As the oldest surviving example of human space technology, Herukas is a wonder. Although life support and generator systems have been retro-fitted and maintained over the last few centuries, the inoperable remains of the ancient ion drive and jump engines remain. A close examination of these later pieces of tech will indicate that this ship was built in the times before Sathra Dampeners were invented or fitted as standard. Undoubtedly this vessel was a Sathra stronghold but how it came to be in the hands of the Imperial Eye remains a mystery.

Herukas is a place that thrives on conspiracy and secrecy, everyone here is officially dead and the mind games are intended to break prisoners’ minds and crush their spirits so that every last piece of information can be gleaned from them. In truth, this is perverse game of torture dreamed up by a fevered imagination: it operates both as part of the Imperial Eye but at the same time without any oversight or external intervention.
Dramas set on Herukas will be truly bizarre; the prison feels more like a demented playground built long ago by some power mad zaibatsu. It holds far more secrets than any one place has a right to. It has the distinction of being the oldest example of human space faring technology in the Known Worlds, except that the Old Guard of the Imperial Eye have kept its secrets to themselves.

Number 217
The man once identified as Number 4 when he first arrived on Herukas in 4996 is an enigma to his jailors, while a traitor by charge he is not the usual ‘intelligence asset’ to be sent into exile. He adapted quickly to his new life, accepting it as though it were a penance to be endured. Each day the man spends hours in prayer, seeking salvation, begging for forgiveness for his unforgivable actions, and seeking an opportunity to redeem himself in the eyes of his Emperor and the Pancreator.
After many years of solitary debasement, Number 217 has taken it upon himself to erect a small chapel and has slowly begun to attract other souls in search of redemption. This has caused some concern among the jailors who fear that his efforts in penance might rebuild some level of trust among his followers. They have placed adversity in his way, but each setback has only made Number 217 more persistent.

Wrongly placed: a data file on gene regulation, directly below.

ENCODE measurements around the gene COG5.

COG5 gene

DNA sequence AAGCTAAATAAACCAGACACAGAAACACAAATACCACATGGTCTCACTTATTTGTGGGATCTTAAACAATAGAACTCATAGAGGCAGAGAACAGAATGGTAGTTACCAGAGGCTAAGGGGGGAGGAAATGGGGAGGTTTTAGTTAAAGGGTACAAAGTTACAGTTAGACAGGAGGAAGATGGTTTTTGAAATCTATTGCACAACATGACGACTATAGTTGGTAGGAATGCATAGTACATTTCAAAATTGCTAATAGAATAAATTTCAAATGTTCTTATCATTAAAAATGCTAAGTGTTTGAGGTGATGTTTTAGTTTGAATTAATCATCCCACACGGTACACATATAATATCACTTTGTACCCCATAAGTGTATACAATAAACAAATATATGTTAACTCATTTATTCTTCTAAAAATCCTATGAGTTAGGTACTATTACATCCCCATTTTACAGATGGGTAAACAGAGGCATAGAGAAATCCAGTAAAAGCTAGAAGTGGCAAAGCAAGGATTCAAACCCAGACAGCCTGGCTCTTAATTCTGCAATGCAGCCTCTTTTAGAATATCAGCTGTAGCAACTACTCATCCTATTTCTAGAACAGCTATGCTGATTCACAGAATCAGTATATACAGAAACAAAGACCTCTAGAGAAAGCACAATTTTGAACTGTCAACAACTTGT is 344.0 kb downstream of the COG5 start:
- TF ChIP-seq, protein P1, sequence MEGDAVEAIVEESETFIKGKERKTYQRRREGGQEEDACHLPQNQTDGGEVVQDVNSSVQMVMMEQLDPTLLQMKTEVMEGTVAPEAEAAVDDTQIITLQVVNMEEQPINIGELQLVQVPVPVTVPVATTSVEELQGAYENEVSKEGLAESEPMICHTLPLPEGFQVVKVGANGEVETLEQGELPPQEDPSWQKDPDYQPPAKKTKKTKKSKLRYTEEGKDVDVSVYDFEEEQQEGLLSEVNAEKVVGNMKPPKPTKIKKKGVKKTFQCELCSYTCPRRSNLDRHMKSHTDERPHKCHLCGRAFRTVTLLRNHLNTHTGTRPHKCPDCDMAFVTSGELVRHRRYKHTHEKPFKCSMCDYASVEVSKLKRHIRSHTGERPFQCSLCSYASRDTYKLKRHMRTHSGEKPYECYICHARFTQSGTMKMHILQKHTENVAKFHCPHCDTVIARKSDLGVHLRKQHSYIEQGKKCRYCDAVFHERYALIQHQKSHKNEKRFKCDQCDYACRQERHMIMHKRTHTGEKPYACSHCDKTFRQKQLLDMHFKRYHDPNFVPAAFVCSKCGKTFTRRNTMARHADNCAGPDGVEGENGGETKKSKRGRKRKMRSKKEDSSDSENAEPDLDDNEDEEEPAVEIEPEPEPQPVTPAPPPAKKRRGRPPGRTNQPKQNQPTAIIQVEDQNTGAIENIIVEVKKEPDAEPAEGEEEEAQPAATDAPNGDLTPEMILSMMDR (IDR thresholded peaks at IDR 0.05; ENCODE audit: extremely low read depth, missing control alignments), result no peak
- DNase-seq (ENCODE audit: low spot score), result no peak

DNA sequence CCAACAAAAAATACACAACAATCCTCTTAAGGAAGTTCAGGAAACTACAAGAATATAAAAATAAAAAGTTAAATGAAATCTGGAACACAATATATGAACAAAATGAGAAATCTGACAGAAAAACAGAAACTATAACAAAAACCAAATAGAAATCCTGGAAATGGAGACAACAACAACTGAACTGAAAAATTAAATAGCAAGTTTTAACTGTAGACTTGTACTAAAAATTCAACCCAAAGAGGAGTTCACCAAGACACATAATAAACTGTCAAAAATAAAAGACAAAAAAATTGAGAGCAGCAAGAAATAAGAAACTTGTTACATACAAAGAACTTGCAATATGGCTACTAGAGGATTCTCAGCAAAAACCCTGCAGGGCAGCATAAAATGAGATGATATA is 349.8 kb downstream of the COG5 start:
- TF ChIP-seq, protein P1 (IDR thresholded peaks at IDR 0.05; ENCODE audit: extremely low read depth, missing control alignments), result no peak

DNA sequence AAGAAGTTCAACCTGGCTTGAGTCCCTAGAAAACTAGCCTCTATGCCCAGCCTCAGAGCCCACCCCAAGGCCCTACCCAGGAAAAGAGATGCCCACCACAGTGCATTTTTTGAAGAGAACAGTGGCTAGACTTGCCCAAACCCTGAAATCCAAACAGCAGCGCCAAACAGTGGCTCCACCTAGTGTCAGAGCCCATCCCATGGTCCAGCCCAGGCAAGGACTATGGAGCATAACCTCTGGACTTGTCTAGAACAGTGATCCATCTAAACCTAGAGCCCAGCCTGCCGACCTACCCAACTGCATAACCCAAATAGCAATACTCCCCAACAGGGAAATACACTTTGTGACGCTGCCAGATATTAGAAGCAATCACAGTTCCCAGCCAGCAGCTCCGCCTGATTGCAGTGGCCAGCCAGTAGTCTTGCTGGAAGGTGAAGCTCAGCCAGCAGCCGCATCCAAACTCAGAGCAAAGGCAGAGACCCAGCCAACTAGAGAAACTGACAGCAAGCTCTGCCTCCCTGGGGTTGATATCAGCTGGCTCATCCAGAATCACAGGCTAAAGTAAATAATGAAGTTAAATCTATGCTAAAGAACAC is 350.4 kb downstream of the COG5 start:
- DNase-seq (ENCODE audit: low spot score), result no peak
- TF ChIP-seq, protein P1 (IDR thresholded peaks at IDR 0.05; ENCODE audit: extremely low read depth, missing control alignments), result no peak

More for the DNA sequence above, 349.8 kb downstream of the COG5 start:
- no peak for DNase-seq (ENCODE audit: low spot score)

In his heart Number 217 still loves his Emperor and friend, he accepts that he is deserving of his fate, but dreams of escape so that he might be redeemed in some final glorious act that saves his Emperor and cleanses his soul in a single selfless act.

The Administrator
If the panopticon and psychological torments of Herukas can be said to be the spark of genius in the mind of a mad man, then that mad man would be ‘The Administrator’. 
Preferring to use just his title and forgo his given name altogether, The Administrator has been a member of the Old Guard of the Imperial Eye since the early days of the Emperor Wars. He accepted an assignment as a jailor on the station because it temporarily removed him from the line of fire, but since then he has never left again, instead simply working his way through the ranks.
He demonstrated the necessity of his brutal games in the service to the new Emperor by providing invaluable intelligence on the disposition of Hazat and Decados forces prior to the Battle of Jericho. This act alone would have been enough to secure him a notable position within the new bureaucracy but what he sought was complete autonomy to conduct his facility in whatever way he saw fit and without outside questions or interference. Now almost forgotten, he is a god in playground of his own design and provided that he continues to hand up useful snippets of information to his superiors, no one will ever question his methods.

Monday, 11 February 2013


Another piece I wrote for Prisoners and Exiles.

Unedited, but perhaps it can be of use to someone out there.

Domed Prison of Hagz